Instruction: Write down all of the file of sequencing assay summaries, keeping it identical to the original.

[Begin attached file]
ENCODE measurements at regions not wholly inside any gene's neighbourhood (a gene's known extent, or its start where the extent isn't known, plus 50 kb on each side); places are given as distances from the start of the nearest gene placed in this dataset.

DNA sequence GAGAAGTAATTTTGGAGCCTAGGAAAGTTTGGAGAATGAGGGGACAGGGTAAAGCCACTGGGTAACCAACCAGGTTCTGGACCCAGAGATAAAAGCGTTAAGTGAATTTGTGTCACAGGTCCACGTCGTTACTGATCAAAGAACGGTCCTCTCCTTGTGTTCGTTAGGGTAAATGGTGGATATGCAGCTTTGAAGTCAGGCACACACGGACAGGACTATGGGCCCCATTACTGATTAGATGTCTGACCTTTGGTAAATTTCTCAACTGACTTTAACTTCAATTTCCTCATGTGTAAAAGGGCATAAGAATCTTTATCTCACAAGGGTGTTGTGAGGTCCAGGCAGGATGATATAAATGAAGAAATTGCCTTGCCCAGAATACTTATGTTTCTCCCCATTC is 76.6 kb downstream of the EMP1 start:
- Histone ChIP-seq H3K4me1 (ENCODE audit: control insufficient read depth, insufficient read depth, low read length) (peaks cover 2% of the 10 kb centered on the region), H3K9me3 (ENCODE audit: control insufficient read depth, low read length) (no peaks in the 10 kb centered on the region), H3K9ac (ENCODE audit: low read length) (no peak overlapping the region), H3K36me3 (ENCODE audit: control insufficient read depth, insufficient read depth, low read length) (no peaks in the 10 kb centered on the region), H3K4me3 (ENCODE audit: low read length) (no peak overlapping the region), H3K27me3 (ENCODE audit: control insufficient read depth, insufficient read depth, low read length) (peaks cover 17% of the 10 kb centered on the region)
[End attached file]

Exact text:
ENCODE measurements at regions not wholly inside any gene's neighbourhood (a gene's known extent, or its start where the extent isn't known, plus 50 kb on each side); places are given as distances from the start of the nearest gene placed in this dataset.

DNA sequence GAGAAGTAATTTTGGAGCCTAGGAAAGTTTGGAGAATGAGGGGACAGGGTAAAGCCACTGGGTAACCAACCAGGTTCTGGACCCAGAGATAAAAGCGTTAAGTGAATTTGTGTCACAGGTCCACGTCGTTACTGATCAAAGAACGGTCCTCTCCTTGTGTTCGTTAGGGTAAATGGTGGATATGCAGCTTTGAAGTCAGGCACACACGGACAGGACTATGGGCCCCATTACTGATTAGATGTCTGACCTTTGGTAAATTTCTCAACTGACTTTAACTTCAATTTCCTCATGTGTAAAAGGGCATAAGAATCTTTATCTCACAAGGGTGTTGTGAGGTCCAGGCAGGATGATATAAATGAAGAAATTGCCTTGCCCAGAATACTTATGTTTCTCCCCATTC is 76.6 kb downstream of the EMP1 start:
- Histone ChIP-seq H3K4me1 (ENCODE audit: control insufficient read depth, insufficient read depth, low read length) (peaks cover 2% of the 10 kb centered on the region), H3K9me3 (ENCODE audit: control insufficient read depth, low read length) (no peaks in the 10 kb centered on the region), H3K9ac (ENCODE audit: low read length) (no peak overlapping the region), H3K36me3 (ENCODE audit: control insufficient read depth, insufficient read depth, low read length) (no peaks in the 10 kb centered on the region), H3K4me3 (ENCODE audit: low read length) (no peak overlapping the region), H3K27me3 (ENCODE audit: control insufficient read depth, insufficient read depth, low read length) (peaks cover 17% of the 10 kb centered on the region)